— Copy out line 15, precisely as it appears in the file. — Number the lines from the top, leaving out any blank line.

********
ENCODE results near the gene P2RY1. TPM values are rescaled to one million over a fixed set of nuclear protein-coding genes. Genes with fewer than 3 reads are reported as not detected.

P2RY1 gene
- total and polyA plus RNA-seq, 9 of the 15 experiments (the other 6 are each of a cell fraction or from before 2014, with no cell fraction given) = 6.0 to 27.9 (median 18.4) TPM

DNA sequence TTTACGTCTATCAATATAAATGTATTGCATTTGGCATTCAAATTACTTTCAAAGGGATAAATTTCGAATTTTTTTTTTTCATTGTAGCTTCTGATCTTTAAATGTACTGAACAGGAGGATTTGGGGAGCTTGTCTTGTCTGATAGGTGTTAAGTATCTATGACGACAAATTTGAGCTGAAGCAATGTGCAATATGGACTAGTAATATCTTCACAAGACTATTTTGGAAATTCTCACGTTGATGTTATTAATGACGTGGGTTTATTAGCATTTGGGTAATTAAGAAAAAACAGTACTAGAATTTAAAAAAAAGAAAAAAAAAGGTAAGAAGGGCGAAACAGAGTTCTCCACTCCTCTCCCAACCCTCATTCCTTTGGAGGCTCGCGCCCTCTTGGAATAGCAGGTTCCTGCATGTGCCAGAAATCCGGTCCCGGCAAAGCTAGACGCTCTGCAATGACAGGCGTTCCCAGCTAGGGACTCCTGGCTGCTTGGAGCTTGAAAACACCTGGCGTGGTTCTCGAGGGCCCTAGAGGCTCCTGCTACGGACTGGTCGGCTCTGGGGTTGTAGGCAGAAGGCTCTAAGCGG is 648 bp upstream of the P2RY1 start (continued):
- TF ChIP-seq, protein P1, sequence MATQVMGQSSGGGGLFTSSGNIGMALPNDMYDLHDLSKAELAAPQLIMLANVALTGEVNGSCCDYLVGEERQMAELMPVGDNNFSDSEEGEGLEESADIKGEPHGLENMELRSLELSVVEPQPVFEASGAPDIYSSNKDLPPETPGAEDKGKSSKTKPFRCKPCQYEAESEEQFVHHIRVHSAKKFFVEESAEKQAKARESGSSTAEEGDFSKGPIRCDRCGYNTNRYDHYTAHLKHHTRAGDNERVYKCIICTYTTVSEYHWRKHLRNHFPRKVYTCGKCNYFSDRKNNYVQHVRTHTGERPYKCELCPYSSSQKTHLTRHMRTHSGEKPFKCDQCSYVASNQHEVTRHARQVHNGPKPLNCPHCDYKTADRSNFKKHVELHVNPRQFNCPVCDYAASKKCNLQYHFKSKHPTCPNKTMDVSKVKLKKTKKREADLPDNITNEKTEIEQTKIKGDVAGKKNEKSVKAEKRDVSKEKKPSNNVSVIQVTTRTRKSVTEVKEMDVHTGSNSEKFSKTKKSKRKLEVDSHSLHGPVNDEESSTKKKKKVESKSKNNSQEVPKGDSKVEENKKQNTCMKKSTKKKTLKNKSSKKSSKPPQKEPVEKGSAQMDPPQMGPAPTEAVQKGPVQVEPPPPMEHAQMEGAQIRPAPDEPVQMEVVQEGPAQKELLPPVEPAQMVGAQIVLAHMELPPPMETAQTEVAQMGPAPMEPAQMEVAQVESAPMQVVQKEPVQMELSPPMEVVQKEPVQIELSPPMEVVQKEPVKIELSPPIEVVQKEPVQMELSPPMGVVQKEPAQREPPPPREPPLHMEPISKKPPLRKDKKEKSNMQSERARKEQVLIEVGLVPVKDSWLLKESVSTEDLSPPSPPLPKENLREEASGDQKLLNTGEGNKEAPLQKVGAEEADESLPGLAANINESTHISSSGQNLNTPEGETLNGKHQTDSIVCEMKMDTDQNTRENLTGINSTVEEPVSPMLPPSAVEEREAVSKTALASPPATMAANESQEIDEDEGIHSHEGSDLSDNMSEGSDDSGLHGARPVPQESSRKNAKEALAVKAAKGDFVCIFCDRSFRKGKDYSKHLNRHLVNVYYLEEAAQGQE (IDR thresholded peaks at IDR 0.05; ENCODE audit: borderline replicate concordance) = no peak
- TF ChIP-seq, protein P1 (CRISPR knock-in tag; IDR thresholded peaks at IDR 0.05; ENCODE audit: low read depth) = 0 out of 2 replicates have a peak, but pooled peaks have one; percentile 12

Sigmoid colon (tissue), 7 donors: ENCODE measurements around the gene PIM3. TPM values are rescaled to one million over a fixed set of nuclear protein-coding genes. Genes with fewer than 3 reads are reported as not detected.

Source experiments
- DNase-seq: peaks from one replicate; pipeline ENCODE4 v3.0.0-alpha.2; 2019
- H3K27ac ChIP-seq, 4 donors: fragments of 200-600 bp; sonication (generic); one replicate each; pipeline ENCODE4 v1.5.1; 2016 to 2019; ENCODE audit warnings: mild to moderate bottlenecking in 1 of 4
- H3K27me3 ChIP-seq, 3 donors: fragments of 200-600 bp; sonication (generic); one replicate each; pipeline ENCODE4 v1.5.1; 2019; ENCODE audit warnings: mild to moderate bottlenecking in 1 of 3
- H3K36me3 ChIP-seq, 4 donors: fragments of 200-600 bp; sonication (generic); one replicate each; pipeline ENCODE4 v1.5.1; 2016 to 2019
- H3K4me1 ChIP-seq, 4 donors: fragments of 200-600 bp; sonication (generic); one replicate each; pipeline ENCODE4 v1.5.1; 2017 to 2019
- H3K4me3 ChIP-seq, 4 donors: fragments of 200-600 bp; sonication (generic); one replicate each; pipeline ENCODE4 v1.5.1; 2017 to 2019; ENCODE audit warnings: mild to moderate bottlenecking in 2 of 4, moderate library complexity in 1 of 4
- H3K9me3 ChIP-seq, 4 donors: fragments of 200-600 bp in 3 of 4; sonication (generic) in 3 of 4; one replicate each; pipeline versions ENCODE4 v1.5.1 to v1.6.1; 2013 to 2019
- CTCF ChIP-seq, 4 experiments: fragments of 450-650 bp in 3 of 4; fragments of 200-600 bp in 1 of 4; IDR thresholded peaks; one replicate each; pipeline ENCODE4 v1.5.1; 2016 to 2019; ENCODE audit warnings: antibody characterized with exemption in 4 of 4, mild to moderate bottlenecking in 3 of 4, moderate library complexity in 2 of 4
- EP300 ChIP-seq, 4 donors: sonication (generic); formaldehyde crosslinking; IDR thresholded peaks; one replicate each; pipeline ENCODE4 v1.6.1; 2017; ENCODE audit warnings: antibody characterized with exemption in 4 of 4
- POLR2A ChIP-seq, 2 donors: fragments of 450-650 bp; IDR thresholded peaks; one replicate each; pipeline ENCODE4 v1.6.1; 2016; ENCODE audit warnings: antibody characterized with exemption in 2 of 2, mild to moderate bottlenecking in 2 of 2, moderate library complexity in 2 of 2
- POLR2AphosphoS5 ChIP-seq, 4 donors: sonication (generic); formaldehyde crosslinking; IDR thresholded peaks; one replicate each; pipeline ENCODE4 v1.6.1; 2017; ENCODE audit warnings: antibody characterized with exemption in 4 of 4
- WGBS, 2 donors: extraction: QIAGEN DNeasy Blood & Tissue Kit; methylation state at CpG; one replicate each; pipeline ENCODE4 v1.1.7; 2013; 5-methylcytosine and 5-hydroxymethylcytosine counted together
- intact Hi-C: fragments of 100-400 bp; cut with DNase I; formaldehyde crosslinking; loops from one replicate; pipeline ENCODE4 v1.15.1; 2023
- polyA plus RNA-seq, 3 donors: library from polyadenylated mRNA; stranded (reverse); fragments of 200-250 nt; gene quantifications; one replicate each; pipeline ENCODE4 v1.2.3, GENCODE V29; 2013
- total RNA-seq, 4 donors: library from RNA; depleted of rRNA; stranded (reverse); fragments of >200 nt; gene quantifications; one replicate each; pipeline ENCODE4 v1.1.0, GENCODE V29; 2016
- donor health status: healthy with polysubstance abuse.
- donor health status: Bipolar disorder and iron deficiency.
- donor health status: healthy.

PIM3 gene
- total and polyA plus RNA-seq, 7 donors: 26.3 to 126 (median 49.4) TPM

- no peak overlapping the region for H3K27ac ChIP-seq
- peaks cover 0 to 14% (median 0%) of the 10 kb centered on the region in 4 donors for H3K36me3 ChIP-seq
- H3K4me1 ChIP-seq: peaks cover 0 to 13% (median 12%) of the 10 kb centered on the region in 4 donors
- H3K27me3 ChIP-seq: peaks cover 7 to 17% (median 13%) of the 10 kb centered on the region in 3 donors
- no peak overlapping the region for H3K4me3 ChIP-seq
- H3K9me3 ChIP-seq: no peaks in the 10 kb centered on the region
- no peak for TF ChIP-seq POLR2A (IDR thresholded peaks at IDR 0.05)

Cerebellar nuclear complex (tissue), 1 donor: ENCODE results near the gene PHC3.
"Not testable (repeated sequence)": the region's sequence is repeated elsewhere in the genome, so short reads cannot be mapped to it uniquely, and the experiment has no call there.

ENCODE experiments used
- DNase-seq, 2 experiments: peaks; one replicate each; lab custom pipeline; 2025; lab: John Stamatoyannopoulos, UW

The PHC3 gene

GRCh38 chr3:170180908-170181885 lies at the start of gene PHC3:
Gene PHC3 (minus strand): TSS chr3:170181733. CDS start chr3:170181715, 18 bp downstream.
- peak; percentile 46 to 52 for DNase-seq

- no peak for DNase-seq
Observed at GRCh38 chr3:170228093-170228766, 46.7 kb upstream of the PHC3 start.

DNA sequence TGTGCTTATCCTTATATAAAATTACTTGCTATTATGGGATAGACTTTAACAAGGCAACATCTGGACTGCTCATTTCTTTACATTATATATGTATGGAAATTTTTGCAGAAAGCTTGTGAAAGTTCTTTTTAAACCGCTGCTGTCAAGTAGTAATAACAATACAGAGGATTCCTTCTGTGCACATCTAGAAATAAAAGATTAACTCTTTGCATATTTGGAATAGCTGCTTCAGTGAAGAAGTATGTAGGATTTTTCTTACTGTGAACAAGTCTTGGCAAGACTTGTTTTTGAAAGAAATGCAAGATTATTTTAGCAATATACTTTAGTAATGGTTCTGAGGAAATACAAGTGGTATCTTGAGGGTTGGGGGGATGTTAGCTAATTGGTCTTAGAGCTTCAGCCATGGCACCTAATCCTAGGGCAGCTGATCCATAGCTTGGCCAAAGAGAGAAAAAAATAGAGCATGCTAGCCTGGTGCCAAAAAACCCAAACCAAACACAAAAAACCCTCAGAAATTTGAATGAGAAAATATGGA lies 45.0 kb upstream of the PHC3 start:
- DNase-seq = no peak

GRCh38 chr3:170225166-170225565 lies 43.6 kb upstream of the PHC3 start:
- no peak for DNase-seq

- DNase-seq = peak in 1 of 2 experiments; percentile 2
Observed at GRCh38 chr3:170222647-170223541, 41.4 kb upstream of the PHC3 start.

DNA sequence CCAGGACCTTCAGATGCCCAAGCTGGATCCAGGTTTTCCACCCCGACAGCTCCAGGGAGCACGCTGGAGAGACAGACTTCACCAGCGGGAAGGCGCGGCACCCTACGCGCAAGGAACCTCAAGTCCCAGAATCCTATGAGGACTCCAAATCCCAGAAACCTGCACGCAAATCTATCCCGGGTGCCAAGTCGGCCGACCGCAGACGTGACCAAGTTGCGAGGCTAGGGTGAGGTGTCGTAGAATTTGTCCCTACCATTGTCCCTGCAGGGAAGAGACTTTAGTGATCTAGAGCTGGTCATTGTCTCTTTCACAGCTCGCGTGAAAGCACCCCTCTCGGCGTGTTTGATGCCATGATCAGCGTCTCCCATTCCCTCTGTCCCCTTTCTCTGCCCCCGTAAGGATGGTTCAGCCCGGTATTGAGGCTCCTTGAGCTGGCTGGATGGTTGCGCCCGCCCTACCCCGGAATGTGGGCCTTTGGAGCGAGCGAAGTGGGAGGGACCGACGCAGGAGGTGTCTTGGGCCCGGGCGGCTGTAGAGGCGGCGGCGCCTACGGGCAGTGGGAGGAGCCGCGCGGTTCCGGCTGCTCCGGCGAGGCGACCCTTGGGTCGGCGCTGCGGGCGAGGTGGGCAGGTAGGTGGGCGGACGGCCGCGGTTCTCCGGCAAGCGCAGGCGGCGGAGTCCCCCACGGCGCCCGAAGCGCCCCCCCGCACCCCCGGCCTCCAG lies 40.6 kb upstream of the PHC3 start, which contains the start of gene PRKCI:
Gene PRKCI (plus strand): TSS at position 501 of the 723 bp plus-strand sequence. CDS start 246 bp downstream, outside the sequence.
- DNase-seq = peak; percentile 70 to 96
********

- H3K9me3 ChIP-seq, 4 donors: fragments of 200-600 bp in 3 of 4; sonication (generic) in 3 of 4; one replicate each; pipeline versions ENCODE4 v1.5.1 to v1.6.1; 2013 to 2019